Sometimes we'll be fighting obvious villains, caching Chinese sites and building technologies to help those people reach our own debates. Sometimes we'll be taking stands that are harder, and risk being accused of taking sides. Sometimes we'll be fighting huge industries, or our own government, which right now seems to be no friend of freedom. But no government's goodwill should be assumed in any case. Even a President Nadine Strossen would be suspect, and should be. Everyone will fight against liberty if they think it's in their best interest, or if they think no one is noticing.
If you choose to join this fight, know you're putting it all on the line. Many who stand for freedom become unpopular. Others become targets. You might die. I might, too. But this choice has been faced by many, many generations, in many, many places. And always, in the past, there have been courageous people who answered the call.
These times call for courage, yes. Do you have it?
SSP (Shameless Self-Promotion)
I have opened two new markets. GlobalPOV has taken a piece I wrote on identity cards and why Americans won't take 'em. Marketingprofs has taken an occasional column similar to work formerly done at ClickZ. I'm presently negotiating with Corante to do a blog based on my upcoming book "Moore's Law for the Above Average." But I'd love more work, and I'm waiting for your e-mail.
To join the review team of the "Moore's Law" book just ask. If you'd like to help market the book as an agent or publisher, the address is the same. My current books include "Boom, Bust & Beyond: The Best of Dana Blankenhorn,", "The Time Mirror," and "Living on the Internet".
I still write for Boardwatch, Boardroomand BtoB. I still produce I-Strategy for Adventive.
I'd like more readers, so tell your friends, clients, partners, and Congressperson about a-clue.com. You have my permission to forward this newsletter widely. And if you have trouble subscribing let me know.
Remember: it's journalism that keeps the Clues coming...
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Takes on the News
Death of Mass-Market Affiliate Marketing
I've been holding off on this for some time, hoping things would change. But it's time to announce the death of mass-market affiliate marketing.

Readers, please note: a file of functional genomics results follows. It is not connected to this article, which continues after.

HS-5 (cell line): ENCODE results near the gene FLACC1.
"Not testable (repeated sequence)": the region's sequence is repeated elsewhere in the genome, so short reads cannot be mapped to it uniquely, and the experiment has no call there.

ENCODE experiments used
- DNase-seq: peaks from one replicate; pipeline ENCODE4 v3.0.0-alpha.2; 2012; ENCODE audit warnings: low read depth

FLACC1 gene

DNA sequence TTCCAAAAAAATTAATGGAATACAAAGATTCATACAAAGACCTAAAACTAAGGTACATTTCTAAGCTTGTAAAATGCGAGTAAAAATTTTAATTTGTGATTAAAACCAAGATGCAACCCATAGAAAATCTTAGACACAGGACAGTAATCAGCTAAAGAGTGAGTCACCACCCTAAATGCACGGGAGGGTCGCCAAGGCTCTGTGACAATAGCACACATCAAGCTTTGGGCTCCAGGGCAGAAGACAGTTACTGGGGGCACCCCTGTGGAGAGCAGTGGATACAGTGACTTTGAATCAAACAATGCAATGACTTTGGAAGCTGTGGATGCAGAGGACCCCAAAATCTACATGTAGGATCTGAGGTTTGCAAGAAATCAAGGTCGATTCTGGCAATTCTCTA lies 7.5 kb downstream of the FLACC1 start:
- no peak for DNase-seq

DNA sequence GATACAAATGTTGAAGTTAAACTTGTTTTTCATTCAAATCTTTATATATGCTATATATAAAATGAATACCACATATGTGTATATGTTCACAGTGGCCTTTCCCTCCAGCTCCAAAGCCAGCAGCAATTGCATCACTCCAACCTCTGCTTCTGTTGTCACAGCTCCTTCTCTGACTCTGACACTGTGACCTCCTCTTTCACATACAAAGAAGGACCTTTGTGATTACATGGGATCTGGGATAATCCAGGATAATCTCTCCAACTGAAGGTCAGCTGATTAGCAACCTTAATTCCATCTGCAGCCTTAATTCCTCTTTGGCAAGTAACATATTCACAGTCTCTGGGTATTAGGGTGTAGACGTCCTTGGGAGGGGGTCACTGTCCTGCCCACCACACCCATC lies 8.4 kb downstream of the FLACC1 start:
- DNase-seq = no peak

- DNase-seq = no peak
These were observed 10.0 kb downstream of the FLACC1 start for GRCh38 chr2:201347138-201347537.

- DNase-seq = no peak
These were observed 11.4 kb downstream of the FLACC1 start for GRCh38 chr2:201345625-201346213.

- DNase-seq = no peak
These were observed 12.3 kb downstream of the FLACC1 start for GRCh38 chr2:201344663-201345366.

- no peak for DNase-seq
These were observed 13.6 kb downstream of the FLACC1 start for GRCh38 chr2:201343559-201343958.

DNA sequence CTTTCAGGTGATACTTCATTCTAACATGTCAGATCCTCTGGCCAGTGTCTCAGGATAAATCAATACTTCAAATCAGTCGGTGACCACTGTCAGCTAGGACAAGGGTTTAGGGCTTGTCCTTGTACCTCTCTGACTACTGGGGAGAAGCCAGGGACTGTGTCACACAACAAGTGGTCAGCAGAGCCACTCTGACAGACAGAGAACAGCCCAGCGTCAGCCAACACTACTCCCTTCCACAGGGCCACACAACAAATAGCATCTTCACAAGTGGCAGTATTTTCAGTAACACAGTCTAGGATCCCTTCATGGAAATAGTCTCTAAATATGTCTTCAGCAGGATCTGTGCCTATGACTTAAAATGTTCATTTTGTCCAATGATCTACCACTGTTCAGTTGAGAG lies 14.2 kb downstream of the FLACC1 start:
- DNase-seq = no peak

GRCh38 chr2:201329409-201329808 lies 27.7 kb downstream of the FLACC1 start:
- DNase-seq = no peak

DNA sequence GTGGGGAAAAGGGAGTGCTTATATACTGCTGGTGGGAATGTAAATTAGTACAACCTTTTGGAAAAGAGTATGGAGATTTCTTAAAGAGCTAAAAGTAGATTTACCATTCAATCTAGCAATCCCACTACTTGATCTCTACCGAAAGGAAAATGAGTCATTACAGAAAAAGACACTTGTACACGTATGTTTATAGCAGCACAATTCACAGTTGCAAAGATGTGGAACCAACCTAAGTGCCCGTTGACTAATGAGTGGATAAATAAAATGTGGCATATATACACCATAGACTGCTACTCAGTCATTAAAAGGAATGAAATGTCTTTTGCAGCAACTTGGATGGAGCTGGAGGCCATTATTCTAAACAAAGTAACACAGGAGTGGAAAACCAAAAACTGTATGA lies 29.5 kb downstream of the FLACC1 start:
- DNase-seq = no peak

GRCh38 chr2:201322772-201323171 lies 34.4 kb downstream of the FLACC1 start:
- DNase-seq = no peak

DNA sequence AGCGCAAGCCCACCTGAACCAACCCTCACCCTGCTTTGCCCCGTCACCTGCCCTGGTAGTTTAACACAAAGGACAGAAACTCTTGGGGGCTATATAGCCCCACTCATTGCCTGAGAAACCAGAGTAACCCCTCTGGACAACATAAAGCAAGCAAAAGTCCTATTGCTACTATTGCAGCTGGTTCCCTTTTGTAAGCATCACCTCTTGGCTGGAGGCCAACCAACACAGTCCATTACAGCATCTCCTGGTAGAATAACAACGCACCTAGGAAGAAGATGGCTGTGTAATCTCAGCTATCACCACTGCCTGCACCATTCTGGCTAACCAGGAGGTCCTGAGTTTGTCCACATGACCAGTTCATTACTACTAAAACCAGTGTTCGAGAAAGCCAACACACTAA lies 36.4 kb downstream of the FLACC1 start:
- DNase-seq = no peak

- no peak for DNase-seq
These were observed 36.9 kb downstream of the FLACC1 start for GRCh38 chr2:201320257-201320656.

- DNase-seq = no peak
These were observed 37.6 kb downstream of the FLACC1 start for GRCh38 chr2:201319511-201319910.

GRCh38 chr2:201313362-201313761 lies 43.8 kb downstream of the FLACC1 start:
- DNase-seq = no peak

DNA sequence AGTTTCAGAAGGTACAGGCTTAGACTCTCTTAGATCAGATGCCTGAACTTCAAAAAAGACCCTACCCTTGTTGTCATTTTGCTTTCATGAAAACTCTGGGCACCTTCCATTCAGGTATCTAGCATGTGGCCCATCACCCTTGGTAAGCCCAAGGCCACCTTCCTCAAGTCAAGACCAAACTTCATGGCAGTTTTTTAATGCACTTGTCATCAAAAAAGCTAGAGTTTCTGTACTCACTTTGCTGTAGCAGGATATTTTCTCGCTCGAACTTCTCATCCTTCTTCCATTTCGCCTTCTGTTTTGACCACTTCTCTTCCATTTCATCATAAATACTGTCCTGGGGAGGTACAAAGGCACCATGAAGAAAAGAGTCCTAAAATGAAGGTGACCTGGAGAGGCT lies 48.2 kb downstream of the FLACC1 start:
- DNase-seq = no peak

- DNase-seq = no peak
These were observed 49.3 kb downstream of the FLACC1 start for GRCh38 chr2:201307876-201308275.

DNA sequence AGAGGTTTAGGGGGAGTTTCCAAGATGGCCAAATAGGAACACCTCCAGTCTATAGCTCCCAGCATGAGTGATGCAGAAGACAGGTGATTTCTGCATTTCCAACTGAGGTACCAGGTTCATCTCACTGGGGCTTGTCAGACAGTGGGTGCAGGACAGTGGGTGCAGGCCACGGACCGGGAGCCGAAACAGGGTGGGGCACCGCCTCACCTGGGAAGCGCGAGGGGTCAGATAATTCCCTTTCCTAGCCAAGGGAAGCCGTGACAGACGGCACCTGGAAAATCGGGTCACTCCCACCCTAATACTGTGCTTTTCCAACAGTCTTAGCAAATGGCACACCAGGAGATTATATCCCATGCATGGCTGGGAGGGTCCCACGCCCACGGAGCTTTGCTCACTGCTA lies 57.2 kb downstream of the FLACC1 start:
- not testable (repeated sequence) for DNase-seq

My evidence is a statement from Amazon.com. It's the largest outfit still doing affiliate marketing, it has always had the largest network, and it's the only network I ever put a major effort into. The statement shows a balance of zero for the last quarter, added to my balance of zero for the previous quarter, for a total of zero over the last six months. I've been putting Amazon links into my stories for years (including my affiliate tag acluecom). If I'm making nothing, absolutely nothing, no one's making much. Given the lack of fight I've heard over this from the "affiliate community" it's pretty obvious there is no longer such a community.
Affiliate marketing was one of the great inventions of the 1990s Web. But it's not a panacea. As the success of Wz.Com (the ad above this item is an affiliate marketing deal) proves, you must have a focused program, and you must work the program hard. That's a great lesson. Don't depend on others to do your work. There's no such thing as a free lunch. The saying that "fads don't last" also comes to mind.
Seeking Computer Media Winners
The "computer press" faces the same credibility crisis affecting the "business press." It's advertising dependence along with a lack of credibility based on a reluctance to bite the hand feeding it.
The big "winner" here has to be IDG. The company stayed private, so keeps its losses secret. The company made a Faustian bargain with China that has proven enormously profitable. The company stayed focused on "paid content," in the form of market research, and only chased consumer dollars with the house' money. While it has lost some battles it has won the war. It still maintains a healthy online presence, with journalists making good salaries.